In Edgar Allen Poe’s story The Cask of Amontillado the main character Montresor tricks his friend Fortunato into his catacombs and buries him alive. Edgar Allen Poe’s character commits this deed out of a need for revenge because of some hurt that was committed against him. Poe conveys this need for revenge through his attention to the small details within his story.
Poe's, The Cask of Amontillado is a story about fear and revenge. The story begins with Montressor's vow of revenge, foreshadowing future actions. "The thousand injuries of Fortunato I had borne as best I could; but when he ventured upon insult vowed revenge..." Montressor had to be sure not to raise suspicion of what he was going to do Fortunato. Montressor knew that Fortunato had a weakness that he could use towards his advantage.
Edgar Allen Poe shows how situational, dramatic, and verbal irony plays an important part in the essence of the story in “The Cask of Amontillado”. The story overall is ironic because Montresor and Fortunato are supposedly friends, but Montresor actually feels as though Fortunato has done him wrong. Montresor holds a murderous grudge against Fortunato and leaves him alone to die. Fortunato will die having no idea what he did to make Montresor feel that way towards
A main theme presented in “The Cask of Amontillado” by Edgar Allan Poe is that Montresor shows obsession with the murder of fortunato. This is exemplified by Montresor’s precise planning, carefulness and slowness of speed in the process.
Edgar Allan Poe's "A Cask of Amontillado" is perhaps the most famous tale of terror ever written. Montresor, the story's narrator, leads the reader through his revenge on Fortunato. Montresor entices Fortunato into the dark recesses of the family catacombs with the promise of a very fine wine. At the climax of the story, Montresor shackles Fortunato to a wall and seals him away forever behind brick and mortar. In all of Poe's short stories he attempts to convey "a certain unique or single effect." "A Cask of Amontillado" expresses its dark view of human intention by using elements of irony, foreshadowing, and metaphor. The first person point of view also lends itself to an exploration of the inner secrets of Montresor.
In the story “The Cask of Amontillado”, the author uses lots of verbal irony to emphasize the evil intentions of Montresor.One of the examples of verbal irony in the story that he uses is “The cough’s a mere nothing; it will not kill me. I shall not die of a cough.” and “true--true, I replied.” The effect of this irony is it that Montresor already knows how Fortunato will die.Another example of verbal irony used in the story was when they did a toast to each other. “I drink”, he said, to the buried that repose around us.”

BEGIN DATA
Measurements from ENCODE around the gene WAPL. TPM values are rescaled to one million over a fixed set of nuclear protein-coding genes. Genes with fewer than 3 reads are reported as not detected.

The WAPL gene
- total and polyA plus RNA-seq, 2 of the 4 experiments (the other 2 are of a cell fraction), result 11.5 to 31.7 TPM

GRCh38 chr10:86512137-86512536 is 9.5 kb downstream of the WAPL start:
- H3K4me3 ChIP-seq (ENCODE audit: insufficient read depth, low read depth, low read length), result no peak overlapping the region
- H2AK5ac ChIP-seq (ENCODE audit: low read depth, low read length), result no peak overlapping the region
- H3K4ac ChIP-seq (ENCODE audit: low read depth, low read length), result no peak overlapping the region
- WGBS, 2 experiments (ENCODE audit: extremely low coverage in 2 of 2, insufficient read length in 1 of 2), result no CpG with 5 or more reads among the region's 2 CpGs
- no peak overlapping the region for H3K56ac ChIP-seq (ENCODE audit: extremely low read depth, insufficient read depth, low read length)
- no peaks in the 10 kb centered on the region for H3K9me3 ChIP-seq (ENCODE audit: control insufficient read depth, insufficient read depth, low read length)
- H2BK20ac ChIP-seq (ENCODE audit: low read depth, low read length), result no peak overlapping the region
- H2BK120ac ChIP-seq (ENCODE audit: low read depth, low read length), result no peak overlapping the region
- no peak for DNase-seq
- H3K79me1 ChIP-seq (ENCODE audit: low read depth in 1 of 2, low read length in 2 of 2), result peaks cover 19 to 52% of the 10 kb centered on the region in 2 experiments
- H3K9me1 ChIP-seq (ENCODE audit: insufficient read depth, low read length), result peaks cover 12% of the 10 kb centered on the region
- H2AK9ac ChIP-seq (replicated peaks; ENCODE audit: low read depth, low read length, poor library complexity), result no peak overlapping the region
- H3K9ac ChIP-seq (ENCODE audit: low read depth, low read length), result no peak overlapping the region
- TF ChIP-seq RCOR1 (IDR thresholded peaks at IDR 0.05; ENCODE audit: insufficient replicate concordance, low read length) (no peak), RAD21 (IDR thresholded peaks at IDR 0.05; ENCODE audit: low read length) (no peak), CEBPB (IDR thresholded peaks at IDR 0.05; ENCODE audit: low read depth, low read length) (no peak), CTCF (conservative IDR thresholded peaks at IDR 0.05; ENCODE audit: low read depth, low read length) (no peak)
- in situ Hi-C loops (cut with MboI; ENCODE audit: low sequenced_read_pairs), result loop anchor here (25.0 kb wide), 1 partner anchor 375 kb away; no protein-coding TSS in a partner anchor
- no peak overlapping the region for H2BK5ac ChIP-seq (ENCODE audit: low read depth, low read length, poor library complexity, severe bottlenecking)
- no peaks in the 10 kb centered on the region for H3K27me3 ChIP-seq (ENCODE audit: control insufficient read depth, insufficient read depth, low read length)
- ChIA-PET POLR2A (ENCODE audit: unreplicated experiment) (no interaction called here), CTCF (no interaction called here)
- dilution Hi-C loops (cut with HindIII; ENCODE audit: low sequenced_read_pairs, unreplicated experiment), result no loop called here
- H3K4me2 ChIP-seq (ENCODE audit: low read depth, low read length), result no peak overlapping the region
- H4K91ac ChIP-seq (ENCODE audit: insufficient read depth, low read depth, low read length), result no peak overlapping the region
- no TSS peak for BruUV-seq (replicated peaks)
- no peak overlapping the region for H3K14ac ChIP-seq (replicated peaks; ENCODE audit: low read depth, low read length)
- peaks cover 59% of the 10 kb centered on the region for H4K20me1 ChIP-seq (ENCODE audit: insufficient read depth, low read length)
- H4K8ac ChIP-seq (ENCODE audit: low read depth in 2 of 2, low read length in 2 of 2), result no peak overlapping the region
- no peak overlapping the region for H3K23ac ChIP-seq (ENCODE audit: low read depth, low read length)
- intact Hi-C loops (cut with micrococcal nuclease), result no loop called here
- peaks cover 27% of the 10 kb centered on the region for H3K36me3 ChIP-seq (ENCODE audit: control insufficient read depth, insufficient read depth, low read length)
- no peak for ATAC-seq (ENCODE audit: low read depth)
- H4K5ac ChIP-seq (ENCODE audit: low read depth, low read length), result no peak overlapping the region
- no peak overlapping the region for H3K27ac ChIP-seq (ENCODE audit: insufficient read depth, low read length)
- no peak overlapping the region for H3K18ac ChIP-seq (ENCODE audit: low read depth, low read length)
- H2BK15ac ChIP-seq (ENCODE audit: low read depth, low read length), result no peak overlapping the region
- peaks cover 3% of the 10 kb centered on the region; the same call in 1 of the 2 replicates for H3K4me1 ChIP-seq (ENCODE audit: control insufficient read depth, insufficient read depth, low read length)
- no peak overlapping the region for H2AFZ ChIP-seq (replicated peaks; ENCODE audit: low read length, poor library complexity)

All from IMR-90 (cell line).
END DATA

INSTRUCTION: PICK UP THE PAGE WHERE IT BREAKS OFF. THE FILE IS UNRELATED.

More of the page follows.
Beginning with the title of his story, Poe utilized the same base word for both cask and casket, which is ironic in that the journey to a wine barrel leads Fortunato’s to his final resting place. The irony is not apparent at first, but Poe informs the reader with his first line that this is a tale of revenge. Montresor stated “but when he ventured upon insult I vowed revenge” (Poe 714). With the prior knowledge that Montresor is anticipating Fortunato’s downfall, with Fortunato blissfully unaware of that fact, the readers are now conscious of the inherent dramatic irony. This knowledge also emphasizes the recurrent irony that is presented in the conversation between the two men. When Montresor greets Fortunato and tells him “My dear Fortunato, you are luckily met” (Poe 715), Poe has made it clear that a catastrophe is about to befall him, thereby rendering Fortunato unquestionably unlucky. The concern Montresor demonstrates for Fortunato’s cough, and Fortunato’s nonchalant reply, “the cough is a mere nothing; it will not kill me” (Poe 716), is an example of both dramatic and verbal irony. Poe has shown that Montresor is not in the least bit concerned with Fortunato’s health and that he is staging Fortunato’s demise. Another example of irony Poe depicts, is when Fortunato asks Montresor if he is a mason. Montresor then produces a trowel and confirms that he is in a fact a